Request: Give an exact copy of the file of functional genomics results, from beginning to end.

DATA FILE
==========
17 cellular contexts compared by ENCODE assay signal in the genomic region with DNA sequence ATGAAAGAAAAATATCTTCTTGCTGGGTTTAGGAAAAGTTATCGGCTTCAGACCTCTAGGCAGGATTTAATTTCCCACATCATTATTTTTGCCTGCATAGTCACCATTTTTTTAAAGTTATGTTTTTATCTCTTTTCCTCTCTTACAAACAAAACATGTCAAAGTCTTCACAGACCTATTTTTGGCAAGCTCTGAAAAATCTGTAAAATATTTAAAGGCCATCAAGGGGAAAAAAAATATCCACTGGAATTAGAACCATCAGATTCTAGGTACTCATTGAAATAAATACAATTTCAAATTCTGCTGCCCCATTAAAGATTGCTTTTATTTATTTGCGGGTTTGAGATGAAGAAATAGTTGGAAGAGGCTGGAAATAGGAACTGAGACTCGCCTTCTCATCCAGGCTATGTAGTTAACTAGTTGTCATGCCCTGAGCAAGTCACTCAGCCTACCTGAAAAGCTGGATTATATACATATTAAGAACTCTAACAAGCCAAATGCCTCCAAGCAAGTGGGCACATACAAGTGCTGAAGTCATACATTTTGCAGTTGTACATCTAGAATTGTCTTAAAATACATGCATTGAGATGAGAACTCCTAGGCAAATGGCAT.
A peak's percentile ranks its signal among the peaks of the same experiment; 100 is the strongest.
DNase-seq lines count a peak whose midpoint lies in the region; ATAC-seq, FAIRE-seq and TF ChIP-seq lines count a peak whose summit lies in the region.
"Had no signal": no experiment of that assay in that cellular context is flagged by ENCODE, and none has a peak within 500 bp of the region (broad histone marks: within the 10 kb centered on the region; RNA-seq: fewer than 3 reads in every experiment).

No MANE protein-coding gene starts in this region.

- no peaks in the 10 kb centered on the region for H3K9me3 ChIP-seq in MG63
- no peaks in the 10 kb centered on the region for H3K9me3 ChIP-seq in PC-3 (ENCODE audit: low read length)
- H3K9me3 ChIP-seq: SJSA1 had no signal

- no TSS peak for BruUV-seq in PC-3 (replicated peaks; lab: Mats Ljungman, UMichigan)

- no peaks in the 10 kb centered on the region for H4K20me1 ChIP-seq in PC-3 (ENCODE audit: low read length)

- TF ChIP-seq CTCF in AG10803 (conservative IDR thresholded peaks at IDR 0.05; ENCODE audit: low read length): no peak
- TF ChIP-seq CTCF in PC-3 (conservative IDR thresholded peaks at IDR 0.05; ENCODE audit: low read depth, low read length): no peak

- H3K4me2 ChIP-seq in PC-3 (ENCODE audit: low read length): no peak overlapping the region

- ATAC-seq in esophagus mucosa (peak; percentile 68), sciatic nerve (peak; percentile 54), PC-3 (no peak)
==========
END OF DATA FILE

17 cellular contexts compared by ENCODE assay signal in the genomic region with DNA sequence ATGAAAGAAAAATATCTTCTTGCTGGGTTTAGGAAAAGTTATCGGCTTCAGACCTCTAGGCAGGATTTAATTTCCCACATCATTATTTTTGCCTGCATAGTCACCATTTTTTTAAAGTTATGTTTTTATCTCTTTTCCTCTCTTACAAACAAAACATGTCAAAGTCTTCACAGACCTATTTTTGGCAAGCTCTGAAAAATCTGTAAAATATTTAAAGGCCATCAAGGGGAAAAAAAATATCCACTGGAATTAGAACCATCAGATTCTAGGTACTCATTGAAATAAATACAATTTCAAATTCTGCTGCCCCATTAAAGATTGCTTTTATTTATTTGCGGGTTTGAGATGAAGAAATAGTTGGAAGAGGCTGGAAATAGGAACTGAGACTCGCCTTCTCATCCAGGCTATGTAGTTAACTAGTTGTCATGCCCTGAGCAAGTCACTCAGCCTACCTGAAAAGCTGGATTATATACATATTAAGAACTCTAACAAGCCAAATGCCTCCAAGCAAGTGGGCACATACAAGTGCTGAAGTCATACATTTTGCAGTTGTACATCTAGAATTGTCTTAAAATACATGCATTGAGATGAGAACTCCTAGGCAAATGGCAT.
A peak's percentile ranks its signal among the peaks of the same experiment; 100 is the strongest.
DNase-seq lines count a peak whose midpoint lies in the region; ATAC-seq, FAIRE-seq and TF ChIP-seq lines count a peak whose summit lies in the region.
"Had no signal": no experiment of that assay in that cellular context is flagged by ENCODE, and none has a peak within 500 bp of the region (broad histone marks: within the 10 kb centered on the region; RNA-seq: fewer than 3 reads in every experiment).

No MANE protein-coding gene starts in this region.

- no peaks in the 10 kb centered on the region for H3K9me3 ChIP-seq in MG63
- no peaks in the 10 kb centered on the region for H3K9me3 ChIP-seq in PC-3 (ENCODE audit: low read length)
- H3K9me3 ChIP-seq: SJSA1 had no signal

- no TSS peak for BruUV-seq in PC-3 (replicated peaks; lab: Mats Ljungman, UMichigan)

- no peaks in the 10 kb centered on the region for H4K20me1 ChIP-seq in PC-3 (ENCODE audit: low read length)

- TF ChIP-seq CTCF in AG10803 (conservative IDR thresholded peaks at IDR 0.05; ENCODE audit: low read length): no peak
- TF ChIP-seq CTCF in PC-3 (conservative IDR thresholded peaks at IDR 0.05; ENCODE audit: low read depth, low read length): no peak

- H3K4me2 ChIP-seq in PC-3 (ENCODE audit: low read length): no peak overlapping the region

- ATAC-seq in esophagus mucosa (peak; percentile 68), sciatic nerve (peak; percentile 54), PC-3 (no peak)